4. 1981 NFC Championship Game – “The Catch”
Not every painful loss on this list has happened in the past 20 years, even though the last 20 have clearly been the most devastating for Cowboys fans. However, this game was not only one of the most painful losses, but it was also the end of a generation of dominance.
The 1981 season was the beginning of the end for the Tom Landry-led Cowboys. This was perhaps the biggest sustained era of success ever for the boys in blue, as this season marked their 16th consecutive winning season under Landry.
In just the second season with Danny White as the quarterback, the Cowboys were poised and desperate to recapture the relevance that led them to the moniker of America’s Team in the 1970s. After a 12-4 season and an absolute thrashing of the Buccaneers in the Divisional Round of the playoffs, the Cowboys were set to square off against the up-and-coming 49ers in the Conference Championship.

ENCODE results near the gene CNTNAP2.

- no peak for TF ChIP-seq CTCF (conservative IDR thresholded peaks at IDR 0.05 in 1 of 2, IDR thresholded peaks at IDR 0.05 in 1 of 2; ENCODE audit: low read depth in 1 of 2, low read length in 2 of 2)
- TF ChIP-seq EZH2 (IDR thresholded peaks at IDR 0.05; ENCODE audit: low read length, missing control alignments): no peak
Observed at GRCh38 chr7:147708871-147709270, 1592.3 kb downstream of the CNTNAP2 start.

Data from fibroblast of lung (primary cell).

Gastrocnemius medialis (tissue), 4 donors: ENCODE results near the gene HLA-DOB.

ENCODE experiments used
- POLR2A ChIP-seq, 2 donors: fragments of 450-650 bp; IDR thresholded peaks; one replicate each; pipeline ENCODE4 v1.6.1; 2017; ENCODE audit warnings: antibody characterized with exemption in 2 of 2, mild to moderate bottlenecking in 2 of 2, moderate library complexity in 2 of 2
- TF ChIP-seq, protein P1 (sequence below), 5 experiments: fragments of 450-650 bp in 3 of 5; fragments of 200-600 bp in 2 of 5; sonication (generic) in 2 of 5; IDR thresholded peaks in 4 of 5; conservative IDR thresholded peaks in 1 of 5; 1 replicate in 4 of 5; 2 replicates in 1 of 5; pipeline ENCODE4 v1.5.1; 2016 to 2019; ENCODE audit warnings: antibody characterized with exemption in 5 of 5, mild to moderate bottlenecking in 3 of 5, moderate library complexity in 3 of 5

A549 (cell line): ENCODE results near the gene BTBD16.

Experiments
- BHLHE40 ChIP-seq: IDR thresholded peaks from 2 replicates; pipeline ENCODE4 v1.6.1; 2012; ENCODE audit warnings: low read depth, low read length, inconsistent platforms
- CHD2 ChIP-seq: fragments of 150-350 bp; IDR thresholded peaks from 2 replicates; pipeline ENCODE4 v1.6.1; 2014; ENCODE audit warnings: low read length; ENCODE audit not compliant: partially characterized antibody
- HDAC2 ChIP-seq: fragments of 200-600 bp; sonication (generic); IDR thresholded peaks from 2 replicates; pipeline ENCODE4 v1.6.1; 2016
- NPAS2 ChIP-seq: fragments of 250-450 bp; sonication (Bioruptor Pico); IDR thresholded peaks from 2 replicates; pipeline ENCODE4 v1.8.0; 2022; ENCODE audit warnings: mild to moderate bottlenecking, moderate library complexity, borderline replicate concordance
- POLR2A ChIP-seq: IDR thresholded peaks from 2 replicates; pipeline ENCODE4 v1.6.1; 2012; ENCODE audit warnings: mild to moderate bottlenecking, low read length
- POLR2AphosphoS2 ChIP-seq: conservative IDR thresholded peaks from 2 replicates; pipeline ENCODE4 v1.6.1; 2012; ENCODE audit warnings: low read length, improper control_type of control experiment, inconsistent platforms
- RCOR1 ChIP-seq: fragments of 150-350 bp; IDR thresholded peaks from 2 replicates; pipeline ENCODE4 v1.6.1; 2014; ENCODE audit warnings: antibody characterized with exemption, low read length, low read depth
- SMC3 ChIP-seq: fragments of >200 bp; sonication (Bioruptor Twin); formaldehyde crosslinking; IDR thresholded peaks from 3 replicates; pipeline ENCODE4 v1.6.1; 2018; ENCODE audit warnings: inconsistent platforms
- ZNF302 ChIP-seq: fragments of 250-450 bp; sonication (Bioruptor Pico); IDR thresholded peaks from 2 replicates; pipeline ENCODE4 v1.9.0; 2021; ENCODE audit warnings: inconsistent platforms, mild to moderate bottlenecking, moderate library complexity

The 49ers, led by third-year QB Joe Montana, were 13-3, marking their first winning season since 1976.
The game was a nail-biter all the way through, but the Cowboys were leading 27-21 with only 58 seconds left on the clock. Joe Montana had the 49ers at the Cowboys’ six-yard line and he was facing a third and short situation.
Montana snapped the ball and rolled to his right. The ‘Boys brought on big pressure causing the 49ers QB to throw a pass that most would team “too high” for his receiver. Seemingly out of nowhere, Dwight Clark leaped into the air to catch the ball in the back of the endzone, causing the Cowboys to lose the game 28-27.
The reason this game stung so badly was that not only did the 49ers go on to win the Super Bowl, but this game also vaulted forward the 49ers’ dynasty.
San Francisco would go on to become the team of the 1980s winning four Super Bowls with Montana at the helm, quickly making the Cowboys’ greatness of the 1970s a thing of the past. The Cowboys would make the conference championship again the following strike-shortened year, but they didn’t put up a very strong showing. The Cowboys would not reach the Conference Championship again until the 1990s and they closed out the 1980s with four consecutive losing seasons. It’s a sad fact that this game essentially ended the Landry era of dominance.